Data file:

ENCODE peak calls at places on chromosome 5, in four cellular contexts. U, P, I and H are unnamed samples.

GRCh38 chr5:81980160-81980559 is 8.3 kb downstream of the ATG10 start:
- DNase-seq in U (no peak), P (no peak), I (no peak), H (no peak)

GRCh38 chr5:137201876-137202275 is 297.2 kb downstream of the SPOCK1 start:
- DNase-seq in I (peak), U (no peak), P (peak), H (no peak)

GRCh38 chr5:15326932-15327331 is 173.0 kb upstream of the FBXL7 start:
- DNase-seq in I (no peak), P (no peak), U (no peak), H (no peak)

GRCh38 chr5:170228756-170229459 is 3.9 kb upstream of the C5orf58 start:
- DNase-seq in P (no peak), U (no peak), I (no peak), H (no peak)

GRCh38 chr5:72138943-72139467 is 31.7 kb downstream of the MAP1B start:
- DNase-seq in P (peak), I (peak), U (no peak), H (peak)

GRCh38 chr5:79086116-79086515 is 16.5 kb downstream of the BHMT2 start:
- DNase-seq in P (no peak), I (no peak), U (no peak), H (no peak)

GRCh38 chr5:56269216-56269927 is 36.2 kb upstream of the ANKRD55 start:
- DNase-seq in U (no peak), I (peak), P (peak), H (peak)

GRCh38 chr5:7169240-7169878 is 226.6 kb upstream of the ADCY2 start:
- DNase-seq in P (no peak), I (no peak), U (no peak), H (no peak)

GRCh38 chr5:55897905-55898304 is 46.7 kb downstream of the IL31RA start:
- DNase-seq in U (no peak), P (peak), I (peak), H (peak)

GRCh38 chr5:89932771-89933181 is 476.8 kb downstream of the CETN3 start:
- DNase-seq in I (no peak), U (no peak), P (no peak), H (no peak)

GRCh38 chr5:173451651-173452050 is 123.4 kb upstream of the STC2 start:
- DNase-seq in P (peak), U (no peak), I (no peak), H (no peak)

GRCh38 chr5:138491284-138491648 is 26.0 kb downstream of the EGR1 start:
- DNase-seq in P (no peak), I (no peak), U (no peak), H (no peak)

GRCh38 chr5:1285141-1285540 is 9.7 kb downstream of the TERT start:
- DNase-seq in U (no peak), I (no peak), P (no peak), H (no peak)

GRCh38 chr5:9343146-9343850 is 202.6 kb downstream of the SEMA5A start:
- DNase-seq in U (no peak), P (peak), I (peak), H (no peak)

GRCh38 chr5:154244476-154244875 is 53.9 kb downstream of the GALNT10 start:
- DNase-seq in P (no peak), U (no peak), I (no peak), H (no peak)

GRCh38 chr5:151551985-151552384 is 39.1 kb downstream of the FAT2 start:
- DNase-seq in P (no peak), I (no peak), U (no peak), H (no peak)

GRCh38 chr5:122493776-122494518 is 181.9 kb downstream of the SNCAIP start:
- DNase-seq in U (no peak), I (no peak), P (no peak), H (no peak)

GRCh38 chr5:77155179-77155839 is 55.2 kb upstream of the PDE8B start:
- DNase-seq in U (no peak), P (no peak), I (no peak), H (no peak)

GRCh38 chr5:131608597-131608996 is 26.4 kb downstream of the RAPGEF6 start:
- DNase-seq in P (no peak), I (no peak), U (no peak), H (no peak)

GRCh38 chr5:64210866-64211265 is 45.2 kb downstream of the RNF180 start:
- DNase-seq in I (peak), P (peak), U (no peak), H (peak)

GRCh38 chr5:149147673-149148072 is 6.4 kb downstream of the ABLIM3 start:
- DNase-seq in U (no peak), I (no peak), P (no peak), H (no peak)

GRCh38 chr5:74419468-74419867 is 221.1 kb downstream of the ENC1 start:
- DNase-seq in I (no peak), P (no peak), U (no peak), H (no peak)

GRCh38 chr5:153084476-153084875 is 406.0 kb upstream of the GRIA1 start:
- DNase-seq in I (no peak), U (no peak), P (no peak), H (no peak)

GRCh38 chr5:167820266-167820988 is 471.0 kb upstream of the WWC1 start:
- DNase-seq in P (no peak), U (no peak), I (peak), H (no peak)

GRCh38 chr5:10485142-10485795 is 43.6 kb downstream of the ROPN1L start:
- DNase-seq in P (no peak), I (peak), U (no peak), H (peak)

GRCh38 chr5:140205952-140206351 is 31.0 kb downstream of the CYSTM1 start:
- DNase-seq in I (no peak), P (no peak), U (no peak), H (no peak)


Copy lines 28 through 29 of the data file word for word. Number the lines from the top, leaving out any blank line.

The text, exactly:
GRCh38 chr5:9343146-9343850 is 202.6 kb downstream of the SEMA5A start:
- DNase-seq in U (no peak), P (peak), I (peak), H (no peak)